What a difference 7 years makes. In 2007 he said there was a “false choice between the liberties we cherish and the security we demand.” In 2016 he said we “cherish our right to privacy, but we accept” limitations on it as “the price of living in a civilized society.” As a Senator, he sought to protect the “privacy and liberty of innocent Americans” and “take out the terrorists without undermining our Constitution.” Now he wants to deprive someone of a constitutional right, without any due process of law (forget about the 2nd Amendment) because someone is a “terror suspect.” That doesn’t even meet the standard for probable cause for a warrant! It’s remarkable to see how he has changed his views.

Fourth, the President was trying to make a rhetorical point that the rights of free exercise and free association are just as important as the right to keep and bear arms, by noting that people have been killed in churches and theaters.

All of us should be able to work together to find a balance that declares the rest of our rights are also important — Second Amendment rights are important, but there are other rights that we care about as well. And we have to be able to balance them.  Because our right to worship freely and safely –- that right was denied to Christians in Charleston, South Carolina.  (Applause.)  And that was denied Jews in Kansas City.  And that was denied Muslims in Chapel Hill, and Sikhs in Oak Creek.  (Applause.)  They had rights, too.  (Applause.)  Our right to peaceful assembly -– that right was robbed from moviegoers in Aurora and Lafayette.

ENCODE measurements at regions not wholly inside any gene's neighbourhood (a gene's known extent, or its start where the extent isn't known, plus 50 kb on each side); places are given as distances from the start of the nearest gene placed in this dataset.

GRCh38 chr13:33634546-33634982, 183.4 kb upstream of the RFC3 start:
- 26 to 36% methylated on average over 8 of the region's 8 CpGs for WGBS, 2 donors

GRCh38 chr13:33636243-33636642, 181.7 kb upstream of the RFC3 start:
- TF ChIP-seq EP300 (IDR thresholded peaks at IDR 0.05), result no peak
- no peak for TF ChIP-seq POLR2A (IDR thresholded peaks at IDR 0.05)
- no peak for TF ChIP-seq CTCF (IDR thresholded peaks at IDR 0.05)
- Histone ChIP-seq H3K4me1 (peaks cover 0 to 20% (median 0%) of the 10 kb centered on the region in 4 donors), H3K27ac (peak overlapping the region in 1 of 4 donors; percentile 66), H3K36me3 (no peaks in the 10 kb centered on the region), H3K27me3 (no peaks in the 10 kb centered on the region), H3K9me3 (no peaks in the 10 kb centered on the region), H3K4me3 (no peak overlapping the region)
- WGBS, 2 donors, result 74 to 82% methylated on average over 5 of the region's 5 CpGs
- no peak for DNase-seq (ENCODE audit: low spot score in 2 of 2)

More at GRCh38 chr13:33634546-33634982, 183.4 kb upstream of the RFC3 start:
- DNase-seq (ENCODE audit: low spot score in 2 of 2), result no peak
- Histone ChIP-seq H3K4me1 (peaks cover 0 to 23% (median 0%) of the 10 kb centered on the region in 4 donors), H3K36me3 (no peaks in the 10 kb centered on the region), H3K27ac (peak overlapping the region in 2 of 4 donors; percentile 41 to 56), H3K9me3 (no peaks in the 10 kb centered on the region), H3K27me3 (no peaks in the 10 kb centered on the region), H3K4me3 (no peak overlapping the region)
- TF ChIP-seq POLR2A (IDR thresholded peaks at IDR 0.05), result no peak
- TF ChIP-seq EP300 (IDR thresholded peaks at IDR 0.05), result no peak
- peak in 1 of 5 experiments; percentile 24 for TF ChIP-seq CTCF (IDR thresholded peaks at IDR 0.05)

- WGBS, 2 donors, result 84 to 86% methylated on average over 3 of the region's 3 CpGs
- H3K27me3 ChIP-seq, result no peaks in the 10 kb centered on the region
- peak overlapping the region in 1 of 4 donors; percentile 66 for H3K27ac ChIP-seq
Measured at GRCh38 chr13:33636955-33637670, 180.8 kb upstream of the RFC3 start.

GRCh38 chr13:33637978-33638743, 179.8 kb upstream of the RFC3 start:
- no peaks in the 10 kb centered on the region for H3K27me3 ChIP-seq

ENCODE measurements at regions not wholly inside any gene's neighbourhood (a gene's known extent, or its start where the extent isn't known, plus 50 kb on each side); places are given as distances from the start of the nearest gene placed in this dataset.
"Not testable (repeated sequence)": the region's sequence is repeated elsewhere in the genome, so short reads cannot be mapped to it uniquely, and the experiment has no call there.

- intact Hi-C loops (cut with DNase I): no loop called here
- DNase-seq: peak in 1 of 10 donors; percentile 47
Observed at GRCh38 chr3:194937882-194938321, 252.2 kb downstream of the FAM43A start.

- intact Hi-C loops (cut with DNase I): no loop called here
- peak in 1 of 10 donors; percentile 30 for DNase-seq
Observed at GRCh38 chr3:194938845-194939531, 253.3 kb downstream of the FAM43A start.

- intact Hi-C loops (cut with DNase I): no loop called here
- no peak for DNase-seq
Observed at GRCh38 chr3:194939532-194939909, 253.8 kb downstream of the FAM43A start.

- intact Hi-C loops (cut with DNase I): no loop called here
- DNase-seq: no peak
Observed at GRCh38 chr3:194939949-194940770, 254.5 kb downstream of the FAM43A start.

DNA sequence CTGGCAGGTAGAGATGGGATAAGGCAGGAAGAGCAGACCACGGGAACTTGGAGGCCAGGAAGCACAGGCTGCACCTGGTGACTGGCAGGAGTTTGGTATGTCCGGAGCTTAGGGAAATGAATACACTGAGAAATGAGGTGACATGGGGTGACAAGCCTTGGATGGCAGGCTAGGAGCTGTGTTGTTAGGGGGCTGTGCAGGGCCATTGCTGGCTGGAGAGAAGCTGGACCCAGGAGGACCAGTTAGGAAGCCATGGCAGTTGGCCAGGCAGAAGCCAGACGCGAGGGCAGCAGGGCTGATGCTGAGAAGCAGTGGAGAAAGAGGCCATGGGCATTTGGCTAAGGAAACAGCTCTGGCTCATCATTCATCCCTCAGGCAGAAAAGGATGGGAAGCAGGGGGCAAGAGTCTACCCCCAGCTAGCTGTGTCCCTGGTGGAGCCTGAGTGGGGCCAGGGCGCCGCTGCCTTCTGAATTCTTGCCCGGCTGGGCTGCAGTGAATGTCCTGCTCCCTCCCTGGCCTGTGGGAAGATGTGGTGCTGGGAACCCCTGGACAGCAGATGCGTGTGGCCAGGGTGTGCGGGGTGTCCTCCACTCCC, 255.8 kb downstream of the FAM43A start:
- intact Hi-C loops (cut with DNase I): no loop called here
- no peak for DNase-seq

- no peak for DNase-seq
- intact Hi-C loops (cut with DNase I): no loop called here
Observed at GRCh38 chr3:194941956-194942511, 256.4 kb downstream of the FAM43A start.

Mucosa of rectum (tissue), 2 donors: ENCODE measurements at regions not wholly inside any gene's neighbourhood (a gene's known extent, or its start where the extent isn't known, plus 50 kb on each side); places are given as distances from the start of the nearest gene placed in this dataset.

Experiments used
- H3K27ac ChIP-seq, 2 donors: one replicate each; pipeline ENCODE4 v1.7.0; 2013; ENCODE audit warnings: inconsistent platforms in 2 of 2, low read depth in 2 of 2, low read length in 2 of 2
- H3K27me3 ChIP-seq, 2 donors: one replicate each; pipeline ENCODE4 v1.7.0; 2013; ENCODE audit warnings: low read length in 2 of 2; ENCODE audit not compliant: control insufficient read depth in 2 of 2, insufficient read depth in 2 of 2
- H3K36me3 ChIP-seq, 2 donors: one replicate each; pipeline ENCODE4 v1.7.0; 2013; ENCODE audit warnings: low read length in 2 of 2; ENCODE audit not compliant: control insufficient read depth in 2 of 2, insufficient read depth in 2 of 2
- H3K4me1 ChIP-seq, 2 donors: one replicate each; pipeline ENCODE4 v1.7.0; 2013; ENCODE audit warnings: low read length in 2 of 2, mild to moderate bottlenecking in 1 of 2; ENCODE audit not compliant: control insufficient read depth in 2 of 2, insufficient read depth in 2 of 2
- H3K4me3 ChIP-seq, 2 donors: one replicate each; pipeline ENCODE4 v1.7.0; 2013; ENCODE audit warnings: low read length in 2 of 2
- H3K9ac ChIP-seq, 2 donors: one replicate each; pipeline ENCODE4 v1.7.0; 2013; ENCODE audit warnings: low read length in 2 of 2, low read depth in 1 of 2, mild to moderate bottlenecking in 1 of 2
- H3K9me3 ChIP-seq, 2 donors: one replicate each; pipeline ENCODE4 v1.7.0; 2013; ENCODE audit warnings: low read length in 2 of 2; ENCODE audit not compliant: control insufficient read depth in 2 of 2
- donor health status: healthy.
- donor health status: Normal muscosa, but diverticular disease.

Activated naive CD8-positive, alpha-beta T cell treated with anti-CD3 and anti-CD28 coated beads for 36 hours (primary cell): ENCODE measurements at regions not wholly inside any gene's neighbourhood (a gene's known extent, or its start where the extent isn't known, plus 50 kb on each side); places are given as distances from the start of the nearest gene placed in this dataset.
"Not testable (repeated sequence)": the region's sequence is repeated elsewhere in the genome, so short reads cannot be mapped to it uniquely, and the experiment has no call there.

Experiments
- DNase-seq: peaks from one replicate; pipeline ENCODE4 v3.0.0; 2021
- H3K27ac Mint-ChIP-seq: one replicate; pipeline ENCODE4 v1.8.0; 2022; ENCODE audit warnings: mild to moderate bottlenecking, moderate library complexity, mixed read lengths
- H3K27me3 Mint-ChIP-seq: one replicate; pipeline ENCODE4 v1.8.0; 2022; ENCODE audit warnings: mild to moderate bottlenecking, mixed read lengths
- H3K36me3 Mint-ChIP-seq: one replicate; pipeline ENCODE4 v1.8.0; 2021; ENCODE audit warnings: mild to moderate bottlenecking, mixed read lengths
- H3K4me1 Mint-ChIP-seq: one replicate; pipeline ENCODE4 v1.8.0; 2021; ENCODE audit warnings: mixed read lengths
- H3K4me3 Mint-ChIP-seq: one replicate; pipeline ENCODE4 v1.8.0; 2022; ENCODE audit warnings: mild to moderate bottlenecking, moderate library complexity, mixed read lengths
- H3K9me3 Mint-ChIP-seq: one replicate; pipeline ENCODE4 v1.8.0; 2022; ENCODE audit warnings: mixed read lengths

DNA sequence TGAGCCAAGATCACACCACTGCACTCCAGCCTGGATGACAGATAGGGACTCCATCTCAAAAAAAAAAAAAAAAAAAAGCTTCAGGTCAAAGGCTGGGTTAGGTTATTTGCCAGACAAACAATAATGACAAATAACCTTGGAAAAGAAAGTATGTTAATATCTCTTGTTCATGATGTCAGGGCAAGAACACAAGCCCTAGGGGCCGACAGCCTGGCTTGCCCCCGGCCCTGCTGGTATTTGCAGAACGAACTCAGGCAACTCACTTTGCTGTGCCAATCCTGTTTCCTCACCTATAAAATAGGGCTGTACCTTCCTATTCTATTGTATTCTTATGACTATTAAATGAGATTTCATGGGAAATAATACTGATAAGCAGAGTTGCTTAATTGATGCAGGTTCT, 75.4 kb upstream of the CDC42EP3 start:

This is profoundly incorrect as a legal matter.  Only the government can violate the First Amendment rights of free exercise and assembly. A homicidal maniac intent on killing people, no matter how awful his acts, violates no constitutional rights. None. And to make the point more clearly, the Second Amendment does not give anyone the right  to murder anyone. I know this point should be obvious, but in common parlance, the right to bear arms often bleeds into a right to kill people.

Fifth, I’m glad the President cites the Declaration of Independence, with a reference to a “right to life, and liberty, and the pursuit of happiness.”

Our unalienable right to life, and liberty, and the pursuit of happiness -– those rights were stripped from college students in Blacksburg and Santa Barbara, and from high schoolers at Columbine, and from first-graders in Newtown.  First-graders.  And from every family who never imagined that their loved one would be taken from our lives by a bullet from a gun.

President Obama may recall that this document was announced to the public on July 4, 1776. A close study of the period before 1776, where Americans were routinely searched without warrants and were disarmed by an unaccountable despotic power, and the war that followed 1776, should reaffirm how important the right to keep and bear arms is to our constitutional order.

As an aside, the President once again referred to the ACA as “Obamacare.”

That’s why we made sure that the Affordable Care Act — also known as Obamacare — (laughter and applause) — that law made sure that treatment for mental health was covered the same as treatment for any other illness.

I keep a running tally of these. He usually calls it “Obamacare” when discussing the benefits of the law. When the question is critical, it’s ACA all the way.